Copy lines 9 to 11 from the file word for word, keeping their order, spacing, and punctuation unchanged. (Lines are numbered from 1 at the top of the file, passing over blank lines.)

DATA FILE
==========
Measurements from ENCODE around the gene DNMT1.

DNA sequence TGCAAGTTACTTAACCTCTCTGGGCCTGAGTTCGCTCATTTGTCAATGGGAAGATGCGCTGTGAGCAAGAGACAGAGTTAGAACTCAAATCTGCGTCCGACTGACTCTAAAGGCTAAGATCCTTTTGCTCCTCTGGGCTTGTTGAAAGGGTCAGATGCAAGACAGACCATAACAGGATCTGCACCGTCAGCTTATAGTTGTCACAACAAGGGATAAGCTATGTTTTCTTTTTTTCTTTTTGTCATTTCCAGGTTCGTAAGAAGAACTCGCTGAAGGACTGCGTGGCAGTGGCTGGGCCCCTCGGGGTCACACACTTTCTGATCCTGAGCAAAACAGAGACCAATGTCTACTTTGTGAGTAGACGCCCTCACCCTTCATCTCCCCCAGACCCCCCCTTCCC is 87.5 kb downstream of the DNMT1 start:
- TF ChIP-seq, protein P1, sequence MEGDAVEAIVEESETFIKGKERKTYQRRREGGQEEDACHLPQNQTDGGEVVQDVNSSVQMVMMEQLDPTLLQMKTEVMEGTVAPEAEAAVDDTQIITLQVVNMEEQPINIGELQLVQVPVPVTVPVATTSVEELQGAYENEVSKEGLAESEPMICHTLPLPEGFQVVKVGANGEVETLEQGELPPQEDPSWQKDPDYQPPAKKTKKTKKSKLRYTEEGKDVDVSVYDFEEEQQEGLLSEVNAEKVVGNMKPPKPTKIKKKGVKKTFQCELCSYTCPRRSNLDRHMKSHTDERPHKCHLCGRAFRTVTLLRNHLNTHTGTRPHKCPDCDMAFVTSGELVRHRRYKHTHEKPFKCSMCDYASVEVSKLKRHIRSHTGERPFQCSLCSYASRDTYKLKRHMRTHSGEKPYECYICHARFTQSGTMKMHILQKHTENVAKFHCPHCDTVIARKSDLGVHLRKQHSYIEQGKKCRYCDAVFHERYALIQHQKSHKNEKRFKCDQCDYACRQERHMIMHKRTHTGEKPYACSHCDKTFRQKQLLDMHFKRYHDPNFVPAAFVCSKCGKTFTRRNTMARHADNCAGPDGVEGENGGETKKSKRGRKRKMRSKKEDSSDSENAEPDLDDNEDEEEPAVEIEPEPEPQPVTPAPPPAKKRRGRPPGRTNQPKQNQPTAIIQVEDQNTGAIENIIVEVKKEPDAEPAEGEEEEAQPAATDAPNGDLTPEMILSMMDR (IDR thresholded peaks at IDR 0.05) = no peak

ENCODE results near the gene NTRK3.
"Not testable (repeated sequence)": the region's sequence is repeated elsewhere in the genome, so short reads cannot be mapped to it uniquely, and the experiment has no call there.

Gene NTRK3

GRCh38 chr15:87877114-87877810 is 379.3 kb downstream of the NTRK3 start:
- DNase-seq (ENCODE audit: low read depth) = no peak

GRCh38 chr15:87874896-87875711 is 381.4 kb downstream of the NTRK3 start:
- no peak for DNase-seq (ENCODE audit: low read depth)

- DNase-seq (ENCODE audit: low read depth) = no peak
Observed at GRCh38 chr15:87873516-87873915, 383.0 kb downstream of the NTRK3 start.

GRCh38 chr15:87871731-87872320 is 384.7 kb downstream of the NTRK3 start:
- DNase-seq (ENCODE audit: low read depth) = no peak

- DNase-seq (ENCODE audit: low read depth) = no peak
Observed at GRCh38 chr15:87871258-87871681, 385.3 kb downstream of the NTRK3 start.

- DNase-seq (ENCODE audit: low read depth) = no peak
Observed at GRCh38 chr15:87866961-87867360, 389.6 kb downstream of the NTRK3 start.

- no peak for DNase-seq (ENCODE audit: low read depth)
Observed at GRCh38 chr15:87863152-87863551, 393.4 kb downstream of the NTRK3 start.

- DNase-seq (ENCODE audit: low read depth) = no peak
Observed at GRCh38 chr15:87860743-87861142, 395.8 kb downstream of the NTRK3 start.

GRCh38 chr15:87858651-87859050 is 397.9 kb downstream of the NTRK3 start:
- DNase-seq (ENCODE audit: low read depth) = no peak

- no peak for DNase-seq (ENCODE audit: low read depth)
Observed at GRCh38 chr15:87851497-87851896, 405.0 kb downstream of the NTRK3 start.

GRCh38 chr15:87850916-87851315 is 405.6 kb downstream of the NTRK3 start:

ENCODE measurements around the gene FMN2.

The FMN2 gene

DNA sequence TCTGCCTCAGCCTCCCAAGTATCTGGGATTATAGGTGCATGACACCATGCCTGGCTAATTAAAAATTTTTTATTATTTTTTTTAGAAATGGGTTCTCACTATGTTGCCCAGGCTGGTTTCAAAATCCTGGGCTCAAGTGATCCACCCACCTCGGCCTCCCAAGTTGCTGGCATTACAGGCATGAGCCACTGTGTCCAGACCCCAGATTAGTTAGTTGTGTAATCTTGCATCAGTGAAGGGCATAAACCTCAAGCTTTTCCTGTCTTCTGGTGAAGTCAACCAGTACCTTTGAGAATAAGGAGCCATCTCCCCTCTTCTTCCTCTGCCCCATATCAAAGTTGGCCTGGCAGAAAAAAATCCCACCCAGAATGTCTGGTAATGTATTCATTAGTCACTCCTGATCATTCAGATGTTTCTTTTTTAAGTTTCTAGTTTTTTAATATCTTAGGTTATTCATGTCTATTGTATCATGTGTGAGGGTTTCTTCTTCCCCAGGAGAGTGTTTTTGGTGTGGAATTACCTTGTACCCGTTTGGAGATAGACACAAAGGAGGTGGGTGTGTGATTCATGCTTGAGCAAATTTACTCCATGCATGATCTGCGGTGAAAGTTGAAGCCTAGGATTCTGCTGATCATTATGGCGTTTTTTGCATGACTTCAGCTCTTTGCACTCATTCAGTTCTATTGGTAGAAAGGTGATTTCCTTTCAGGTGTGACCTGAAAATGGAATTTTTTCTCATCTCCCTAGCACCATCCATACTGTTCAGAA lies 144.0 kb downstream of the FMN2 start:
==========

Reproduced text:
GRCh38 chr15:87874896-87875711 is 381.4 kb downstream of the NTRK3 start:
- no peak for DNase-seq (ENCODE audit: low read depth)

- DNase-seq (ENCODE audit: low read depth) = no peak